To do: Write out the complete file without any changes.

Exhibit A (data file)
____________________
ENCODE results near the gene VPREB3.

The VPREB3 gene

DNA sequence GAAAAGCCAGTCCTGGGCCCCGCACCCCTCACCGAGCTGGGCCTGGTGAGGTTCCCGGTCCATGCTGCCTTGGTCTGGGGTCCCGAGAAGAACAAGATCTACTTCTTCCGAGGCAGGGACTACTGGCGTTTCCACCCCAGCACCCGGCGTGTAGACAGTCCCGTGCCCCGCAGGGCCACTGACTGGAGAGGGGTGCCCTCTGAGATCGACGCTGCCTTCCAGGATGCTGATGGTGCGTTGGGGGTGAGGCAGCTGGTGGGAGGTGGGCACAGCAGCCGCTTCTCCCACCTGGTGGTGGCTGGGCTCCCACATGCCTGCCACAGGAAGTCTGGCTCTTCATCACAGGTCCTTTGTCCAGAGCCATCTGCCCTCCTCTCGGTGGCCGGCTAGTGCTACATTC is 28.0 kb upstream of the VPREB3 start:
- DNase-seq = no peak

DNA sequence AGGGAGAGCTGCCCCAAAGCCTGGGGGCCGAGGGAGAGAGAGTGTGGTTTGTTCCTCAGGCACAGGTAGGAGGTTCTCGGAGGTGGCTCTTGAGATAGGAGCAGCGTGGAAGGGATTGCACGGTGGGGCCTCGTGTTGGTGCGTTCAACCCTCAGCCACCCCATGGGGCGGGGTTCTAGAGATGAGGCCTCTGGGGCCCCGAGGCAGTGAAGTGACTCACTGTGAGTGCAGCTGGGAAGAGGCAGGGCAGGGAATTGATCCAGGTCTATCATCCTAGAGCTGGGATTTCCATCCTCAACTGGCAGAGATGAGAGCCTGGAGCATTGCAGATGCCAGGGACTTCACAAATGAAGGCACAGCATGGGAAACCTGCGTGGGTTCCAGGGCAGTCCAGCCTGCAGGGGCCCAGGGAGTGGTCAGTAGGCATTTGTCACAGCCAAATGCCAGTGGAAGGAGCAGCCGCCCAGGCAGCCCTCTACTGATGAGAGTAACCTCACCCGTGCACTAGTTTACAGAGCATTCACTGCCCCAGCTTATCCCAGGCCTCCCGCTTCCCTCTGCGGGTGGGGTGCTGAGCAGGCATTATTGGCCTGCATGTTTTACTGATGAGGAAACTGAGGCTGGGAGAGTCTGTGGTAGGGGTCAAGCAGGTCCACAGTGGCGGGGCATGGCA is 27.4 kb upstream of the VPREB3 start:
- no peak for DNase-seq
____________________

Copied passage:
ENCODE results near the gene VPREB3.

The VPREB3 gene

DNA sequence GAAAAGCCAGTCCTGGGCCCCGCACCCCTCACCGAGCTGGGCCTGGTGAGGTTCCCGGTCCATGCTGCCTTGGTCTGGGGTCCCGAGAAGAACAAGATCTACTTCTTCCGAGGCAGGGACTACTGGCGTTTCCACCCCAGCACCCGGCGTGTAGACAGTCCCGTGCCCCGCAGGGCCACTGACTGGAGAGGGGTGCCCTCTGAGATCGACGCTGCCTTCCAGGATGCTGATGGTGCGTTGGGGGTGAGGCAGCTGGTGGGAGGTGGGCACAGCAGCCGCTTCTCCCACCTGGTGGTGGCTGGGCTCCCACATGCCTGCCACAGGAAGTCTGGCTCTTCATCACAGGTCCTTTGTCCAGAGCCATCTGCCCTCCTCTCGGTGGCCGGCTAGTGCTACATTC is 28.0 kb upstream of the VPREB3 start:
- DNase-seq = no peak

DNA sequence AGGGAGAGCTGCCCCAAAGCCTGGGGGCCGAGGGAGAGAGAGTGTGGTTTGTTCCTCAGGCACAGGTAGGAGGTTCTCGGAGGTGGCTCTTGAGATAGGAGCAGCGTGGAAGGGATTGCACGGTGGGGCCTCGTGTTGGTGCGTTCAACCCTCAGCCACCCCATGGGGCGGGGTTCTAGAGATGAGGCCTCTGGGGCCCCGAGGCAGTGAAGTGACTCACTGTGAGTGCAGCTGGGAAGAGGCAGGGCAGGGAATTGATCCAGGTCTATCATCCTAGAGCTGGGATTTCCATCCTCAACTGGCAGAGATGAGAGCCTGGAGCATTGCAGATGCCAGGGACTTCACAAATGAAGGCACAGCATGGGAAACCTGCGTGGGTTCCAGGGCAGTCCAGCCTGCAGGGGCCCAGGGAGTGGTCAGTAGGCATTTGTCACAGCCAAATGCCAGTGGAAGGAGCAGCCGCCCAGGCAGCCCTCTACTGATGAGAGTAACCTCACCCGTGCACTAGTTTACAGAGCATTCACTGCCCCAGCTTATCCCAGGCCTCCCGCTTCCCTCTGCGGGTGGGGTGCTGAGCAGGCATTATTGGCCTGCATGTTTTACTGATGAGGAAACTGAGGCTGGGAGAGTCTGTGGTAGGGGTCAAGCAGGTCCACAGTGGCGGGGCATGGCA is 27.4 kb upstream of the VPREB3 start:
- no peak for DNase-seq